The Wolves are returning to Prospero. If you’re a Warhammer 40,000 fan, and you know how epic that sentence is, then you’ll love this book. Gav Thorpe’s Ashes of Prospero is full to the brim with action and lore that fans can really get their canines in to.
In Ashes of Prospero, The Space Wolves’ home world has barely survived an assault from the Thousand Sons traitor legion, and with the tribes they draw their initiates from hanging on by a thread after Magnus’ assault and the post-Chaos purges of the Grey Knights, and their Great Companies spread throughout the galaxy leaving few warriors at home, the Space Wolves are as close to breaking point as they’ve ever been.
Our main protagonist, Njal Stormcaller, a venerated rune priest (warrior wizard), lets his guard down for a heartbeat and a 10.000 year old splinter of the soul of a Thousand Son sorcerer buries itself within him, letting him know of an opportunity to find the legendary Bulveye and his Old Guard, the 13th company, lost for 10,000 years.
Arjac Rockfist, Champion of the Space Wolves, marches out to help a town beset by a vicious drake. It’s killed most of their people and left them in dire straights—and the slaughter shows no signs of stopping. It’s not the hardest thing he’ll need to accomplish as he is then asked to travel to Prospero with Njal to help him—and stop the rune priests from falling to Chaos is the need arises.
Lukas the Trickster doesn’t fit in with anyone, but he’s loved by the rebellious young Space Wolves. He wants acceptance, but rarely find it amongst his peers. He hopes that by joining the Stormcaller he can earn their respect (not that he’d ever let them know it).
As with many of the Black Library’s books, the authors know his primary audience of tabletop gamers and 40k obsessed readers well, and flips from close-in third person to more of a floating eye to make sure that even when the character is alone, the reader knows what armour and weapons they carry and that it aligns with the game miniatures.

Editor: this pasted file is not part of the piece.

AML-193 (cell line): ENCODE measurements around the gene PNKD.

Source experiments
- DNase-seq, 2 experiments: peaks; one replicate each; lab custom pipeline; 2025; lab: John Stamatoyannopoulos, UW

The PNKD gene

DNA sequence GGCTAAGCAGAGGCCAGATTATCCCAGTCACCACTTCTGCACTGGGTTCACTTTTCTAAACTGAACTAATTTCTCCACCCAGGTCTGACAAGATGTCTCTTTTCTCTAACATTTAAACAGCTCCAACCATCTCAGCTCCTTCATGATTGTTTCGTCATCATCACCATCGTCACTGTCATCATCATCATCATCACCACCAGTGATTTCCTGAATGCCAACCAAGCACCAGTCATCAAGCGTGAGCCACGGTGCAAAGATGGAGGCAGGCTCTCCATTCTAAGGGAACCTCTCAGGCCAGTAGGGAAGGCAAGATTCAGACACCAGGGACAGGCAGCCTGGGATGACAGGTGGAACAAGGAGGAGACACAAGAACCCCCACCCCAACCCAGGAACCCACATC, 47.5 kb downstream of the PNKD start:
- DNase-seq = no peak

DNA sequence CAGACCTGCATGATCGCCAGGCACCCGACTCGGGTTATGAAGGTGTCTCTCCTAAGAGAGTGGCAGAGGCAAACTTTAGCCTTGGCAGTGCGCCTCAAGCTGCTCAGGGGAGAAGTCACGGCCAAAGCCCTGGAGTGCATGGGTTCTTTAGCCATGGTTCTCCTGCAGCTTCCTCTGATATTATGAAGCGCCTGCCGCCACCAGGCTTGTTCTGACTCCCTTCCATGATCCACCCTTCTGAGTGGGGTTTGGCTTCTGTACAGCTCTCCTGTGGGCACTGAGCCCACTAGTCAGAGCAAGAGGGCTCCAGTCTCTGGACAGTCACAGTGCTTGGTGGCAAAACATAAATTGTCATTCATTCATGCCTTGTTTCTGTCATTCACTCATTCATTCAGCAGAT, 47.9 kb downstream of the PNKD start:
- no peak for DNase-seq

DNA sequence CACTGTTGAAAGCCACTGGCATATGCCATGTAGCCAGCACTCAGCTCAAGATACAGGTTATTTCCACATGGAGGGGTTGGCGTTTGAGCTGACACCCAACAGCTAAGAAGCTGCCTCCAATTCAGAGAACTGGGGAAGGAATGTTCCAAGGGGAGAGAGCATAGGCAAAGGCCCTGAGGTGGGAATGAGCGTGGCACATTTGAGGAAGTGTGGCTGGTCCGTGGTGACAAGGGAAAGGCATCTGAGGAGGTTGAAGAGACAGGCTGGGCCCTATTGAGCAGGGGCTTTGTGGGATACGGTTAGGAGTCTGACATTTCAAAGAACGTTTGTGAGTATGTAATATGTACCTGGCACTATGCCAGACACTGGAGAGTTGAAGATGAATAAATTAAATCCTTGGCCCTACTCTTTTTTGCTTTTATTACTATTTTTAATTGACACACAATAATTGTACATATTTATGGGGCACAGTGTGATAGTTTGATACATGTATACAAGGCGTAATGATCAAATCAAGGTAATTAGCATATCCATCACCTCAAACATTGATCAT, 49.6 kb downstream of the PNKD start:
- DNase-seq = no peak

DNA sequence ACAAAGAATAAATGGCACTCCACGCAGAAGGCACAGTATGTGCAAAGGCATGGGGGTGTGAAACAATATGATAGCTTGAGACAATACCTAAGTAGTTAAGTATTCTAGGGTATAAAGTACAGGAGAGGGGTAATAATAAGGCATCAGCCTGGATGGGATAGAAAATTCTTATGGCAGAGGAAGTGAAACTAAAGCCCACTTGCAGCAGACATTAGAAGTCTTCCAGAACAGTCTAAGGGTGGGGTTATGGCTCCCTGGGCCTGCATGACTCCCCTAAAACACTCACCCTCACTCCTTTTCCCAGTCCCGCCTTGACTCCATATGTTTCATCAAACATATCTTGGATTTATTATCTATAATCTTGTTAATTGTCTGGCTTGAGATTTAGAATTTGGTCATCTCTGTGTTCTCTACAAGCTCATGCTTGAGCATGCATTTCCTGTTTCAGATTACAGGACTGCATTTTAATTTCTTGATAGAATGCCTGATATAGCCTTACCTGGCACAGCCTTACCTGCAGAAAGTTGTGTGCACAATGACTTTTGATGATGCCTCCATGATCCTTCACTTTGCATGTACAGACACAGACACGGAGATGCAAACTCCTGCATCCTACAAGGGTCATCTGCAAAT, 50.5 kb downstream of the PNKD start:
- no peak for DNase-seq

To me, 30k and 40k books, when you’re many tens, probably hundreds in to the story, are all about the moments where you just want to punch the air because there is little other way to express the awesomeness. For this Space Wolves fan, it is, of course, the return of the 13th company. This booked skipped a ridiculous amount of other titles on my TBR simply because of the mere mention of the 13th, which of course potentially leads to to their missing primarch, Russ. I think if most people like me are honest, it’s stuff like this that keeps us coming back. Thorpe makes sure he hits these notes with a thunder hammer to keep you turning the pages.
Ashes of Prospero reads as a who’s who of 40k Space Wolves. Apart from some of the Great Company leaders like Ragnar Blackmane, there aren’t many characters from the tabletop setting that don’t show up. It feels like those scenes from The Fellowship of The Ring or The 13th Warrior where heroes and champions each stand up and offer their blade for an adventure. This is how I remember feeling reading the Space Wolf novels by William King and Lee Lightner, and that does not make me unhappy. However, if you haven’t read much Space Wolves lore, or you aren’t a already fan of 40k with the assumes embedded knowledge of the history and characters, then this book more tells you these people are awesome as opposed to showing you awesomeness, and so this is likely to fall a little flat.
The three main characters were interesting, with Njal feeling a little like a bumbling grandpa tripping through his mistakes and hoping it’ll work out at times, as opposed to the fearsome post-human he’s usually depicted as. Arjac and Lukas felt more on song for me, with Arjac being more aligned to your hulking viking champion character and Lukas very much the Loki of the group with his trickeries and also a well hidden desire to be a part of something.
The battles on Prospero are well depicted and full of action, and this book definitey sets up a couple of really key future storylines which I hope Black Library explore (preferably through Gav Thorpe, who I am a big fan of and we’ve been lucky enough to publish before). However the ending felt a little rushed, like there was little in the way of grand reflection of the saga created, or the momentous changes that two key happenings may have on not just the Wolves, but the imperium. I was left a bit unsatisfied by the ending, but can definitely appreciate the ride to get there.
Ashes of Prospero is a wonderful love letter to three decades of 40k and 30k Space Wolf players and readers. You can forgive the info dumps and the ending for that.